(1) Jonathan Weiler compiled a series of quotes from Charles Krauthammer throughout the 1990s demonstrating that even two full decades of fact-free warmongering will not result in even a minimal loss of prestige. It is worth noting how long neoconservatives have been agitating for war against Iran, as illustrated by this amazing quote from Krauthammer from 1993:
Iran is on the move and makes no effort to hide its ambitions. Last year, Iran expelled the United Arab Emirates from three strategic, jointly held islands in the Persian Gulf shipping lanes. When the Gulf Arabs protested, Iran responded with blunt warnings and bellicose threats, the latest only last weekend. The threats are backed by a massive Iranian armament program, both conventional and nuclear. . . .
The immediate aim is to destroy pro-Western regimes, to seize the Gulf and its weak oil-rich sheikdoms, and to eradicate that singular affront to Islam: Israel.
As is true with so many things (such as authoritarian theories that the President is more powerful than the law on all security-related matters), the 9/11 attacks were used by all sorts of extremist figures to "justify" and drag into the mainstream a whole array of fringe ideas which long pre-dated 9/11. Hence, we now debate whether the U.S. should bomb or otherwise attack Iran.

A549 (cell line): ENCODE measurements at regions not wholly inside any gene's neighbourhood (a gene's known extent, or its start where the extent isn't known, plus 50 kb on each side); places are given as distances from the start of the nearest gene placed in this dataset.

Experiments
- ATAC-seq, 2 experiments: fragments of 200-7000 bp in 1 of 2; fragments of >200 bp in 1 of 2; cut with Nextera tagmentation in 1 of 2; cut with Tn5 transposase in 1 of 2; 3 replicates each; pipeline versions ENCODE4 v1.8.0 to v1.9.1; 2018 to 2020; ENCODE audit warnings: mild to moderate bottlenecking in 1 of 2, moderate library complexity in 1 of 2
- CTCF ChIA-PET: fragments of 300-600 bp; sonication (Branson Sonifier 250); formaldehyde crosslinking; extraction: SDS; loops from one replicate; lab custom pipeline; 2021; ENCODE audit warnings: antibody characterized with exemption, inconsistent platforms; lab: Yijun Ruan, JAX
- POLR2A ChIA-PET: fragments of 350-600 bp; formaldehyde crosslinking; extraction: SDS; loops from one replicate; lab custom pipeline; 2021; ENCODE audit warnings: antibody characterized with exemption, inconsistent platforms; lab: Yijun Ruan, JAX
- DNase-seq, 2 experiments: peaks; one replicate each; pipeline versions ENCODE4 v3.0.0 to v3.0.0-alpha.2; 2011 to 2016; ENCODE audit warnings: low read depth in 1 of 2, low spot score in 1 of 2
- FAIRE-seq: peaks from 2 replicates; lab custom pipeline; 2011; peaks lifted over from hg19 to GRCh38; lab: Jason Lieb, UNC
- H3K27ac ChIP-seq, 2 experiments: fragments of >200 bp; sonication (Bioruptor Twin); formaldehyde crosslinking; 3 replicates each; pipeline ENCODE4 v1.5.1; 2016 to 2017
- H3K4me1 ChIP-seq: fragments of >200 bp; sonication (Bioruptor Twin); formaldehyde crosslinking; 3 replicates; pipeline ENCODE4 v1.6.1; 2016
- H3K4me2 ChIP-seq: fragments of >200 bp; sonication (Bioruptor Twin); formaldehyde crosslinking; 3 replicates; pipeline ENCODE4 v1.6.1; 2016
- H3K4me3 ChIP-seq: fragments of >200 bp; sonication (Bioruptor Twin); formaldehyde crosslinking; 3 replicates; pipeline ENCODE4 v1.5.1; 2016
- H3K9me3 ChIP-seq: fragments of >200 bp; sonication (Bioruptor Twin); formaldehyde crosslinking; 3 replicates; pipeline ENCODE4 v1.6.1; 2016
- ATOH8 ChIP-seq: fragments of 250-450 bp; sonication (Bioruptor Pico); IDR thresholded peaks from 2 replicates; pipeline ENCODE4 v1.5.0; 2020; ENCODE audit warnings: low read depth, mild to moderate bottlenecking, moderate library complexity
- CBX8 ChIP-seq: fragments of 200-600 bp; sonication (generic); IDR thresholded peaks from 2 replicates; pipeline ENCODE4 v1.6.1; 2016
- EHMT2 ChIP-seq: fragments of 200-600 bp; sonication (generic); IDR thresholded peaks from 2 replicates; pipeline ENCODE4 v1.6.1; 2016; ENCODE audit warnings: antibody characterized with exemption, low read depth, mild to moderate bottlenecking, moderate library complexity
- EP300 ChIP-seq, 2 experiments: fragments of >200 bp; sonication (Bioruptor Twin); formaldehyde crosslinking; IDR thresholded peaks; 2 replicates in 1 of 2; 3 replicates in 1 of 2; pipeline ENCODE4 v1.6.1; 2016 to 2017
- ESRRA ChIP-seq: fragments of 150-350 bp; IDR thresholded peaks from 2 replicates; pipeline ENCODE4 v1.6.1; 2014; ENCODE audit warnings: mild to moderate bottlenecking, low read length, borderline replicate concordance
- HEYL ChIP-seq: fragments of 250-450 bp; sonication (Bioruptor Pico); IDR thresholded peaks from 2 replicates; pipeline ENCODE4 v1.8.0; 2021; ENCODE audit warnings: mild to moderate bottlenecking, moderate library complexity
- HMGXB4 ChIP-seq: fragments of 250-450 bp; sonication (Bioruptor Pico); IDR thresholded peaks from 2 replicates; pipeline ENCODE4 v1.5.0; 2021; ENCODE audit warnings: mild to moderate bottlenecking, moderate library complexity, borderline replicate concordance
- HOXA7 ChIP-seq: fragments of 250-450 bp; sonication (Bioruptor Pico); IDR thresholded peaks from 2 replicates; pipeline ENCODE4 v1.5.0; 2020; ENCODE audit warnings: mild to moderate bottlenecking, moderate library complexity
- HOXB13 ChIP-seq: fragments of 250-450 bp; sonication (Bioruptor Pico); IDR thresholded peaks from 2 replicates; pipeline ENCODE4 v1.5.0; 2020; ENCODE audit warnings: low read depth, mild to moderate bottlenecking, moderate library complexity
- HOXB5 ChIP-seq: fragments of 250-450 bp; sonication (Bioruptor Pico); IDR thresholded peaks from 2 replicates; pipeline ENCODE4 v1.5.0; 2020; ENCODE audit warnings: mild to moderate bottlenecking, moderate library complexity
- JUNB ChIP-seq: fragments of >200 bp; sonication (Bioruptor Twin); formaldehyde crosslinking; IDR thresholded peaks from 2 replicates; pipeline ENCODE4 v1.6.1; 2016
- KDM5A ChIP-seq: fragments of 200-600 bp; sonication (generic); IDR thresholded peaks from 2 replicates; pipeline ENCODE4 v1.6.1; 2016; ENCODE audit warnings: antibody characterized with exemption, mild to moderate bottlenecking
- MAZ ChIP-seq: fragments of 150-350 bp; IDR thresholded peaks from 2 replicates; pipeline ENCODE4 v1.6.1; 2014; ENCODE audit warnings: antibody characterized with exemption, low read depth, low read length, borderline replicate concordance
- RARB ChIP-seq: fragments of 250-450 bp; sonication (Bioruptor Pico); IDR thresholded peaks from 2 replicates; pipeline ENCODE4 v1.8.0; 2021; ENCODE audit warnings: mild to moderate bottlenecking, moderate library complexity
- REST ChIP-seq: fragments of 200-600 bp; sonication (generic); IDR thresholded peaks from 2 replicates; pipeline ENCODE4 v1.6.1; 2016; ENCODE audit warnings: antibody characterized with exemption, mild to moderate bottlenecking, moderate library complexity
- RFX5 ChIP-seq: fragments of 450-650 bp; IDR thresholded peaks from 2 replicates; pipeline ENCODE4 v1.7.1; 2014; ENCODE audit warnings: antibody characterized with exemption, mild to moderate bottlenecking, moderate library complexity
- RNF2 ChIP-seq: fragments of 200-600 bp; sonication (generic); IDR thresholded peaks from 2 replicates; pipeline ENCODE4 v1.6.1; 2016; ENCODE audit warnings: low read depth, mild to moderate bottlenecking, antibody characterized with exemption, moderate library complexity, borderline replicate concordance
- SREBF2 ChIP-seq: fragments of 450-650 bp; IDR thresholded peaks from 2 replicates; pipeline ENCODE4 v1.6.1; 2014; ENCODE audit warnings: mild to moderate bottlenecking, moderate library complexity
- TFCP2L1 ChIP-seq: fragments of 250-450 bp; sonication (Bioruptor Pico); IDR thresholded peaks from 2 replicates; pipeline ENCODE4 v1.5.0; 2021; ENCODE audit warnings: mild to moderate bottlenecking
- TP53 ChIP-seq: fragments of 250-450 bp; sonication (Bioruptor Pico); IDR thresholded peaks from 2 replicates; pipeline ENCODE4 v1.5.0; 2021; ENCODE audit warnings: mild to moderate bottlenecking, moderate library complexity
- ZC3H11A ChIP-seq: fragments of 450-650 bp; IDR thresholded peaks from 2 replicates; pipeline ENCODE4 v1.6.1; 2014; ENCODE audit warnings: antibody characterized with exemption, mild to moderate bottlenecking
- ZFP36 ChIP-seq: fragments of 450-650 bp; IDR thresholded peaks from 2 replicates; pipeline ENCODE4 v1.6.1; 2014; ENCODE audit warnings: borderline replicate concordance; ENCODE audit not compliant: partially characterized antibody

As Weiler also notes: "During 1998, Krauthammer invoked the nuclear threat Iran posed to America on several occasions. . . . From May 23 of that year, he conjured the specter of a 'small, but lethal barrage' from Iranian nuclear weapons. (I swear I'm not making this up)." The whole post illustrates not just the depths of Krauthammer's fictitious, war-urging commentary (that is well-known) but also its longevity.
(2) I listened to part of an interview with Al Gore earlier today in which Gore argued that the Internet and blogs are in the process of fundamentally changing the nature of political debate and dialogue in this country. Television has been overwhelmingly dominant in shaping public opinion, Gore argues, and because its attributes (corporate control, advertisement-dependence, reliance on an entertainment-format) preclude meaningful political discussions, our political debates have been vapid, substance-free and highly manipulative (and those who have exercised the most influence in that environment -- presumably television "journalists" and pundits -- have thrived because they excel at these empty tasks.